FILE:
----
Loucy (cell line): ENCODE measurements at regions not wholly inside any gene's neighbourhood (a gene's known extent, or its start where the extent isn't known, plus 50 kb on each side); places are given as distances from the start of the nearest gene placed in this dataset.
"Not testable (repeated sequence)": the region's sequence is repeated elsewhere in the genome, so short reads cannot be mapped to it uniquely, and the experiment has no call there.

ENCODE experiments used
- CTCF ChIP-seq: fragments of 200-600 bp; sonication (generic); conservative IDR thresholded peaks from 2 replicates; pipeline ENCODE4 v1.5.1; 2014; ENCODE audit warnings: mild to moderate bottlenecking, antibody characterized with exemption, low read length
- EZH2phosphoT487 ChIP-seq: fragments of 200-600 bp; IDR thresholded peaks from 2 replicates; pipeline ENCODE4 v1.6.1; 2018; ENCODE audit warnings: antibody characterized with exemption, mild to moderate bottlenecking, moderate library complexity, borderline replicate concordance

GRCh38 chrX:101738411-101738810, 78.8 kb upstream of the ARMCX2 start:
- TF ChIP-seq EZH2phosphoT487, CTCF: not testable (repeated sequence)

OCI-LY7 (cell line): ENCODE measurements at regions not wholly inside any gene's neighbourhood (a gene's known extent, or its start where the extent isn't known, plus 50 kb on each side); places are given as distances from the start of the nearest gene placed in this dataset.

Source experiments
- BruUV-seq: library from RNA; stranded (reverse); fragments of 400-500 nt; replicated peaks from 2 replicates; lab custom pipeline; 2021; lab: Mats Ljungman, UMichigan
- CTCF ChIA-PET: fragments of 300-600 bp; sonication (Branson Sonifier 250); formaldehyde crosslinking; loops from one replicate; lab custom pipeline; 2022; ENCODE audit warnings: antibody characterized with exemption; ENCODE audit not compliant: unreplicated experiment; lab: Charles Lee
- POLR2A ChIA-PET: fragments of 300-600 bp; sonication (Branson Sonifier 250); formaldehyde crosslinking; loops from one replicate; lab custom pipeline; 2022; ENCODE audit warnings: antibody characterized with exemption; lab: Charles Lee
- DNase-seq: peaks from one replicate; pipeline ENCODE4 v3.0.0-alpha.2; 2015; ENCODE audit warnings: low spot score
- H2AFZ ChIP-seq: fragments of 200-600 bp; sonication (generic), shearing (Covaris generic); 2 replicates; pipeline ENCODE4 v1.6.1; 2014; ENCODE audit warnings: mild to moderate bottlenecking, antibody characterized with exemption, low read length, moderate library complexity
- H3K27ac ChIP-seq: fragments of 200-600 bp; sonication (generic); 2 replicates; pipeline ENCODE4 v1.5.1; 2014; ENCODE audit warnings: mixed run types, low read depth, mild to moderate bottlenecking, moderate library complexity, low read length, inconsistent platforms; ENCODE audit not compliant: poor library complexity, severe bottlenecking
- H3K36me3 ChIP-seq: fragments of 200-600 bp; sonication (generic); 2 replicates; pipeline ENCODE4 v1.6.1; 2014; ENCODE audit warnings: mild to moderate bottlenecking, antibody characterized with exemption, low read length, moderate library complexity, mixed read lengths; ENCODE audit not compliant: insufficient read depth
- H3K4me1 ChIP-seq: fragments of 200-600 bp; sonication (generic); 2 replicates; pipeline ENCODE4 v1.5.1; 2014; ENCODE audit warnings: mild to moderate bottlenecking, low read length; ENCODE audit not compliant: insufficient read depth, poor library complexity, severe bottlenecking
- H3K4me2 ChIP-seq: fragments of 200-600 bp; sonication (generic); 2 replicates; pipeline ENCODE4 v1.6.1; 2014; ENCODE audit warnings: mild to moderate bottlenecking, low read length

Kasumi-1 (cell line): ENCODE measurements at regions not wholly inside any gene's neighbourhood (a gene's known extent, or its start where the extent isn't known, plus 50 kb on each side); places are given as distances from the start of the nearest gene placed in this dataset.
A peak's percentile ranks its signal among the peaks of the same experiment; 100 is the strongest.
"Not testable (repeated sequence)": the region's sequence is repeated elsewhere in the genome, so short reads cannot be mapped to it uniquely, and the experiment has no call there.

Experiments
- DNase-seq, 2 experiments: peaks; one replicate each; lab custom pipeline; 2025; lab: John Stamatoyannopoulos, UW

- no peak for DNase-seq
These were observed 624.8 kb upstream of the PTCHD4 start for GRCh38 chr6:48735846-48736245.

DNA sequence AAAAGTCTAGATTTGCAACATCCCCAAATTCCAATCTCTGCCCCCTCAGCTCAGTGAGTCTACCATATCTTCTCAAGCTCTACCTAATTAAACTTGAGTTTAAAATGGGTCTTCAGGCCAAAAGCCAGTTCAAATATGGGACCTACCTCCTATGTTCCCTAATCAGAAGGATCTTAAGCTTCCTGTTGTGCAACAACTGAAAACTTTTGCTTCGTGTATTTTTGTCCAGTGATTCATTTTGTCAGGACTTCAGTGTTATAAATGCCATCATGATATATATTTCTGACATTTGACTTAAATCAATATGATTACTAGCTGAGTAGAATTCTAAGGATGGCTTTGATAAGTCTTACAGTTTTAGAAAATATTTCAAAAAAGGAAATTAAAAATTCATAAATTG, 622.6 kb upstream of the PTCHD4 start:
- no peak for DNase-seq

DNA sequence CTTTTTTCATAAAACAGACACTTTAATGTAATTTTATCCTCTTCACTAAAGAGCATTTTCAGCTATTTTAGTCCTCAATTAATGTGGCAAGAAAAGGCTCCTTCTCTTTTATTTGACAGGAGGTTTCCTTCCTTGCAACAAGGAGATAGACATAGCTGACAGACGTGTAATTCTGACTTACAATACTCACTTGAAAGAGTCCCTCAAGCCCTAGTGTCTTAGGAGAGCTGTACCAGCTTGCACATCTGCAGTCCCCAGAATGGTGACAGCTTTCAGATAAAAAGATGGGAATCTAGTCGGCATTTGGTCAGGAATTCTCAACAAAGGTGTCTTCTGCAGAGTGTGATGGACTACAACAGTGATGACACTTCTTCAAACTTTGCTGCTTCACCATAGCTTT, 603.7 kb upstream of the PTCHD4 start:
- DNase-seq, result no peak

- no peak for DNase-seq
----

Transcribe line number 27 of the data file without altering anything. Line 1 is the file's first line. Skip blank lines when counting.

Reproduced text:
- no peak for DNase-seq